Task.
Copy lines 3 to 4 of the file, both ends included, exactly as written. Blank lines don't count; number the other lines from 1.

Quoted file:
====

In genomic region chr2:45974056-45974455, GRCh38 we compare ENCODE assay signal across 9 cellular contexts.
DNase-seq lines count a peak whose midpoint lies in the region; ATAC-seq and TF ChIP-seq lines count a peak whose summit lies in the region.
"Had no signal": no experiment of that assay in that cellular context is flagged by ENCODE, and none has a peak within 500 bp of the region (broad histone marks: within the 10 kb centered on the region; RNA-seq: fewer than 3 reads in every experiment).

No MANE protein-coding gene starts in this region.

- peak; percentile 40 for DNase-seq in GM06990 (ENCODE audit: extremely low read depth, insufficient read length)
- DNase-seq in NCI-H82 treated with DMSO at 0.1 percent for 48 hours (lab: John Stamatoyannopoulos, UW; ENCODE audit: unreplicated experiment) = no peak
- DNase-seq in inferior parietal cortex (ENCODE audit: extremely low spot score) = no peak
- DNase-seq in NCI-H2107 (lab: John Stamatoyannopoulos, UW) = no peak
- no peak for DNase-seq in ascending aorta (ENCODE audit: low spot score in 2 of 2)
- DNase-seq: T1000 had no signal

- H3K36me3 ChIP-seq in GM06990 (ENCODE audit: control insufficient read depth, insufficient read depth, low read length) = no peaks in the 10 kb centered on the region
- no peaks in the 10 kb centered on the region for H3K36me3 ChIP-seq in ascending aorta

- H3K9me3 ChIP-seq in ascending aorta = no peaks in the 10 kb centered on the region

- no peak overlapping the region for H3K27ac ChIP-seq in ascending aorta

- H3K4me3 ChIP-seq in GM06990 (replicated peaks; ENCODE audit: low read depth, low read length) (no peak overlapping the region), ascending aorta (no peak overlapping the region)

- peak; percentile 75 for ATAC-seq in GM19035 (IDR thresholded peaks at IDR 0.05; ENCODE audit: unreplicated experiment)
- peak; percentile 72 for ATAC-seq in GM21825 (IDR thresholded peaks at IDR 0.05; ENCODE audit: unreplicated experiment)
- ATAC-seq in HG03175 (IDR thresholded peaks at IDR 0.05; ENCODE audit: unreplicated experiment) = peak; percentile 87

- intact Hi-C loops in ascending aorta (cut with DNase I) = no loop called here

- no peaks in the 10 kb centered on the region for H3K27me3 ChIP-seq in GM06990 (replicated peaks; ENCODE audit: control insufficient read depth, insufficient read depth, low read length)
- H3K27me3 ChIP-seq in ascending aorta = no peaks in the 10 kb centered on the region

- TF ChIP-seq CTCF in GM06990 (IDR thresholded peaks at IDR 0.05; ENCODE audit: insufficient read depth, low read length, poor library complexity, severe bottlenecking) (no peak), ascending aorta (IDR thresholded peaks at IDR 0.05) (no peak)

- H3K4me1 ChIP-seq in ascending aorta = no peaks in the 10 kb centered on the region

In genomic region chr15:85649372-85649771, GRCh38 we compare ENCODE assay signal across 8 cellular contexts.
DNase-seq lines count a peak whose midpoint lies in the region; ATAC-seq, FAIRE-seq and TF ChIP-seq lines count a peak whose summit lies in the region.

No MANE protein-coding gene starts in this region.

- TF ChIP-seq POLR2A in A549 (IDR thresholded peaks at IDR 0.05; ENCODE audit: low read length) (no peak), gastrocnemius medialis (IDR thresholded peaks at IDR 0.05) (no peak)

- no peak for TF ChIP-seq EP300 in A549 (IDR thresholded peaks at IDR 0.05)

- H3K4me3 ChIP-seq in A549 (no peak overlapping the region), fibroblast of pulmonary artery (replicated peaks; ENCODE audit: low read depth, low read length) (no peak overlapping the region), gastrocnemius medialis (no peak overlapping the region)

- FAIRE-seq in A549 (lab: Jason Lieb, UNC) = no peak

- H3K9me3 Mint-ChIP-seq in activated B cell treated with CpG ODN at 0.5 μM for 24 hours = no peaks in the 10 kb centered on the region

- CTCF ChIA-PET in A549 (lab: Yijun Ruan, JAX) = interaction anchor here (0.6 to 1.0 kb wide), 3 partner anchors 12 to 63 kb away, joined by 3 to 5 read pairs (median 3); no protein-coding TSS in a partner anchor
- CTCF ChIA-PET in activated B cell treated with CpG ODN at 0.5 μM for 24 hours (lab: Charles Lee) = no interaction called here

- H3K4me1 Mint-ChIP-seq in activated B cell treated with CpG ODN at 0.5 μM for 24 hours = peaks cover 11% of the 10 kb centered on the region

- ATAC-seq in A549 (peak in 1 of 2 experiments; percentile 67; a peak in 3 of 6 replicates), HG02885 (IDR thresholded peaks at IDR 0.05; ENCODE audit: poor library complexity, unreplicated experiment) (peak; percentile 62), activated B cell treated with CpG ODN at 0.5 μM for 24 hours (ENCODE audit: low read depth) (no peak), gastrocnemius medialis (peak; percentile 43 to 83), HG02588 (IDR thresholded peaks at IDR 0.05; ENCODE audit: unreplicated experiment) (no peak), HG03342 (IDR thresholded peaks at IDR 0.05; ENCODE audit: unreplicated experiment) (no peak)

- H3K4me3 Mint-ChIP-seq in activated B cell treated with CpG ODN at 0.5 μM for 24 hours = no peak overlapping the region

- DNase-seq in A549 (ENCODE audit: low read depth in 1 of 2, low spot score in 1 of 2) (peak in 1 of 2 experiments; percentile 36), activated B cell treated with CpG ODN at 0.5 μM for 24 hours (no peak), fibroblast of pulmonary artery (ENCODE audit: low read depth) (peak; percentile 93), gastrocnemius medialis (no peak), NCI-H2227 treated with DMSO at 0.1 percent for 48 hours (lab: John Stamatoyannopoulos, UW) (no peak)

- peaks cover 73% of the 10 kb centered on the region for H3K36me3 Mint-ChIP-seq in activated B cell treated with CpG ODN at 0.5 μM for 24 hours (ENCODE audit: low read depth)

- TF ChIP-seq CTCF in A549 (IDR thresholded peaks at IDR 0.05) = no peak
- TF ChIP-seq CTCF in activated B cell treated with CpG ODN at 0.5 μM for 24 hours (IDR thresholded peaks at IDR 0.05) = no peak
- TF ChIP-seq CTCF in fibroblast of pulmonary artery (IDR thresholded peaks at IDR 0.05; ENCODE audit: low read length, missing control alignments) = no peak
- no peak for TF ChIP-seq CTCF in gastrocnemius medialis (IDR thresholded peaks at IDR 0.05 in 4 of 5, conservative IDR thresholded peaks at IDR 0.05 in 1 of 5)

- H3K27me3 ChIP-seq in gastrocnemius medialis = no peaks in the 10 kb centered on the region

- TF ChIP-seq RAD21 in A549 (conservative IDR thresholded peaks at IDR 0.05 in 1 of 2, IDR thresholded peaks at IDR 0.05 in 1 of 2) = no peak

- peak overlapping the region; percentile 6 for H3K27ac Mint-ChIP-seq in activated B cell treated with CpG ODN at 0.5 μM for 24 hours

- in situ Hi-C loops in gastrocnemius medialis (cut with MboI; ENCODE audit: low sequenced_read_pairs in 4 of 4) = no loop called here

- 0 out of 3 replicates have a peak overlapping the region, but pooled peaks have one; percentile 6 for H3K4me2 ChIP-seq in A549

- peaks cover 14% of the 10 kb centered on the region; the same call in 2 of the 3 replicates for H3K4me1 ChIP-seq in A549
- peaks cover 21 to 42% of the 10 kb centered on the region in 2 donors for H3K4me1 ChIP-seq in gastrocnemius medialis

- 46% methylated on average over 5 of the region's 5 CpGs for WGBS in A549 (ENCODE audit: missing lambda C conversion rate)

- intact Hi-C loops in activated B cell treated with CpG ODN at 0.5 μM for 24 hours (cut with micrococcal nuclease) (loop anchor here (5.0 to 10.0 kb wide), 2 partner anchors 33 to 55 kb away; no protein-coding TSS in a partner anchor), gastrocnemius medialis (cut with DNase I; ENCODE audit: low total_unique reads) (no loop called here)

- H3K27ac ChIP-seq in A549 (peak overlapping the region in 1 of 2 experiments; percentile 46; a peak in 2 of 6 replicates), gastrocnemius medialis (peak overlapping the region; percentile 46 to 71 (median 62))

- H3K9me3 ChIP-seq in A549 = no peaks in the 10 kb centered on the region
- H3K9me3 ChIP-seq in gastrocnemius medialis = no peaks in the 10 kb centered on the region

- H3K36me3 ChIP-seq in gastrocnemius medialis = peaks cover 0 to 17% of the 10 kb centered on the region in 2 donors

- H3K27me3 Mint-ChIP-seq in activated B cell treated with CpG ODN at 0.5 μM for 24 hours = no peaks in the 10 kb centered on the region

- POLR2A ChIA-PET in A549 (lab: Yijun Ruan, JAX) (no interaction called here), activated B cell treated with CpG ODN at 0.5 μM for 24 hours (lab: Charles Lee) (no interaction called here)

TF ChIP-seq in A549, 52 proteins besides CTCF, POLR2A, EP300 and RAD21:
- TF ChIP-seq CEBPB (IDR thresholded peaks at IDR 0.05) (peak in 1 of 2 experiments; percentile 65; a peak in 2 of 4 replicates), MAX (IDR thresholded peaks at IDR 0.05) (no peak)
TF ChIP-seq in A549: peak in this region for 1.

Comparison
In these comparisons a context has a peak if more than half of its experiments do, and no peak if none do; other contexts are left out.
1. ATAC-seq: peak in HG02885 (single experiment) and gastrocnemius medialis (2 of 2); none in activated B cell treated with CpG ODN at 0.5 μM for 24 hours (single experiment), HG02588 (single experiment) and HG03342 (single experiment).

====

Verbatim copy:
"Had no signal": no experiment of that assay in that cellular context is flagged by ENCODE, and none has a peak within 500 bp of the region (broad histone marks: within the 10 kb centered on the region; RNA-seq: fewer than 3 reads in every experiment).

No MANE protein-coding gene starts in this region.